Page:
Taser ban defeat draws reaction from both sides

Almost 80 percent of voters rejected Proposition 2.

Two days after Columbia voters soundly rejected the proposed Taser ban, local law enforcement officers said their policies will remain unchanged.

“This has been an on-going process for three years or so,” said Major Tom Reddin of the Boone County Sheriff’s Department. “Frankly, the sheriff’s department has had Tasers for seven years now, and we had them for three years before Columbia (Police Department) ever had them, and there’s never been an issue.”

Had Proposition 2 passed, it would have been a Class A misdemeanor for anyone in Columbia to use a Taser. People would have still been allowed to possess them as long as they were not put to use.

Reddin said he feels Tasers could resurface as a ballot issue sometime in the future, but he does not know how likely that is.

“Maybe they will try to bring it back at the municipal level,” Reddin said. “There have been attempts at state legislation to try and basically do away with Tasers.”

Columbia Police Department spokeswoman Jill Wieneke said every time an officer deploys a Taser, he or she must file a report and the reports are reviewed. Each Taser used is then hooked up to a computer to report the circumstances under which the Taser was fired, including how it was fired and its temperature.

“We have all this information that we’re constantly compiling to make sure officers are using them appropriately,” Wieneke said. “I think if people knew the vast amount of checks and balances and paperwork there is involved with the Taser deployment, they’d be very pleased with how the police department handles it.”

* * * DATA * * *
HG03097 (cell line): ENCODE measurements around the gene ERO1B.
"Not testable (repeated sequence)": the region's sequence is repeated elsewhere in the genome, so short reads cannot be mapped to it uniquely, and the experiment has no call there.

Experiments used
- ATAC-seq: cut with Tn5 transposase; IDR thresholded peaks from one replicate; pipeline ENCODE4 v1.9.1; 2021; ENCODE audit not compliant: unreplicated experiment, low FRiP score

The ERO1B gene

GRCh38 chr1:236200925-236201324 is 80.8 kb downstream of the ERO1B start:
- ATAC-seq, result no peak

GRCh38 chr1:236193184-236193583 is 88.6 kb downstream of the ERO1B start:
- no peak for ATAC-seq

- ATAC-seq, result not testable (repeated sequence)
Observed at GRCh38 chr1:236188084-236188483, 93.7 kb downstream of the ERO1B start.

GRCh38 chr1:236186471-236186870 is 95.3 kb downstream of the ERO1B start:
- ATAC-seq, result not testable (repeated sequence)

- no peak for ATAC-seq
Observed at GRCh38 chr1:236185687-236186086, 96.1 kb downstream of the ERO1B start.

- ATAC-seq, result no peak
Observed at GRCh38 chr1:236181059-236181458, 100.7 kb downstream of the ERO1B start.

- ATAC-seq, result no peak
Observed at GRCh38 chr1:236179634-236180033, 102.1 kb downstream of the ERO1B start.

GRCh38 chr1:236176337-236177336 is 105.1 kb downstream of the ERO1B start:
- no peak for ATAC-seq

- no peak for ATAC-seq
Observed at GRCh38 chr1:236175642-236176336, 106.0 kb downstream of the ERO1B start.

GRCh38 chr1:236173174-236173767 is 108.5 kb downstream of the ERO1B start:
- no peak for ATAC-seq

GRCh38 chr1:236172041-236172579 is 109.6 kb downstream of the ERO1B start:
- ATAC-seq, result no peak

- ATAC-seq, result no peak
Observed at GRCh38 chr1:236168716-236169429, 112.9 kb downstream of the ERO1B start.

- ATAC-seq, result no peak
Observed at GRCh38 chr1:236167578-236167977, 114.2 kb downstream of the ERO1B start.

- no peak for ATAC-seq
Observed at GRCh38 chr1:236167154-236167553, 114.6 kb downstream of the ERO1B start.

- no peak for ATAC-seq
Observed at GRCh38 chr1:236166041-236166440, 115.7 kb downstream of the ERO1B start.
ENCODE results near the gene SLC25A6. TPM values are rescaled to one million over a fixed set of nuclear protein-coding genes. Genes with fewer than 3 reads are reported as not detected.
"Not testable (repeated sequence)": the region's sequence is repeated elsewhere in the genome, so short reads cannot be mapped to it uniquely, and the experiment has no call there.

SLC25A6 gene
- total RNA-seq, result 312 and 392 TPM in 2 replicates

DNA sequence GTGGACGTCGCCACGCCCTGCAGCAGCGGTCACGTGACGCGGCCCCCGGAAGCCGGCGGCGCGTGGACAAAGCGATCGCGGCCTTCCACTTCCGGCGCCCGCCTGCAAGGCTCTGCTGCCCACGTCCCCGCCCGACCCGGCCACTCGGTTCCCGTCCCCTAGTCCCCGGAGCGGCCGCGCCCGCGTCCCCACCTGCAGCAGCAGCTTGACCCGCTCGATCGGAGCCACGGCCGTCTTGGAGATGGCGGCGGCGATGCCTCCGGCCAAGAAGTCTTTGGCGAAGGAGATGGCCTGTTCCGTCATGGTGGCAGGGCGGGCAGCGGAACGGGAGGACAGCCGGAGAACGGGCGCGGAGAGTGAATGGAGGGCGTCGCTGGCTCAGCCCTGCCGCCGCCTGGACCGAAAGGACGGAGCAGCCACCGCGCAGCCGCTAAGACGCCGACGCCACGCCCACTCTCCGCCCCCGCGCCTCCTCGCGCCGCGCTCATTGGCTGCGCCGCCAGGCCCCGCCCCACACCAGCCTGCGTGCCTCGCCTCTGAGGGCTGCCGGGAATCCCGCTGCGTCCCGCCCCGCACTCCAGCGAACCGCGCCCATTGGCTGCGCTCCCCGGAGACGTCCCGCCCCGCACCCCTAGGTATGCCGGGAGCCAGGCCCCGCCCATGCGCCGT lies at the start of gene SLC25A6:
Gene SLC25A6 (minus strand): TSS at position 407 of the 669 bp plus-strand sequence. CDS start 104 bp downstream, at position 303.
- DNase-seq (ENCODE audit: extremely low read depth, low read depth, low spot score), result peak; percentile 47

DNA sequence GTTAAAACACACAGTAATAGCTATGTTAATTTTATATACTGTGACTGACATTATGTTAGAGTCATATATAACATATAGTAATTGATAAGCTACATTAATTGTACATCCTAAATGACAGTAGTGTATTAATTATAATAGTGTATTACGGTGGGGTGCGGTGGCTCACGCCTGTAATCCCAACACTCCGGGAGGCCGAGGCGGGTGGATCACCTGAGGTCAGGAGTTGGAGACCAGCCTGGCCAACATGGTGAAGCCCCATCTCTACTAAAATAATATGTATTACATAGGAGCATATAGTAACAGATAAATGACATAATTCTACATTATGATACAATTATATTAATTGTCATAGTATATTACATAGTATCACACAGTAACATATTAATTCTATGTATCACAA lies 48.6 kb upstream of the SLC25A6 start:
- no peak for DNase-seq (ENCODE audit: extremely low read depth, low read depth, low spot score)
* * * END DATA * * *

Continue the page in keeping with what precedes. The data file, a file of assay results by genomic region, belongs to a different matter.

Catherine Parke, spokeswoman for People for a Taser-Free Columbia, said she does not know why voters cast their ballots the way they did.

“I can’t go inside people’s heads,” she said. “I don’t know why people vote the way they vote.”

Parke said the main issue is public safety.

“The Taser and CED (Conductive Electrical Device) issue is now, after the election and the education campaign, in a different mental and visual space for the public to observe and be alert to in new ways,” Parke said. “We want public safety issues to be visible to all. We’re definitely in a different place and space.”

Cities that enforce Taser bans are Las Vegas, N. M., Memphis, Tenn., and San Francisco. Parke said she feels the number of cities with Taser bans is increasing.

“Columbia would have been safer if the law had passed,” Parke said.

Parke also said some signs against the Taser ban were erroneous because she does not believe the Taser ban was a statement against law enforcement. The ban was a matter of protecting police officers’ safety as well as citizens’, she said.

Wieneke said the Police Officers Association made the signs.

People for a Taser-Free Columbia issued a news release Wednesday detailing its views on the ban being voted down. It said it feels an issue such as Tasers is too important to be ignored and looked at with a “win/lose mentality.”

“On this matter of public safety there are no opposing sides [sic],” the news release stated.

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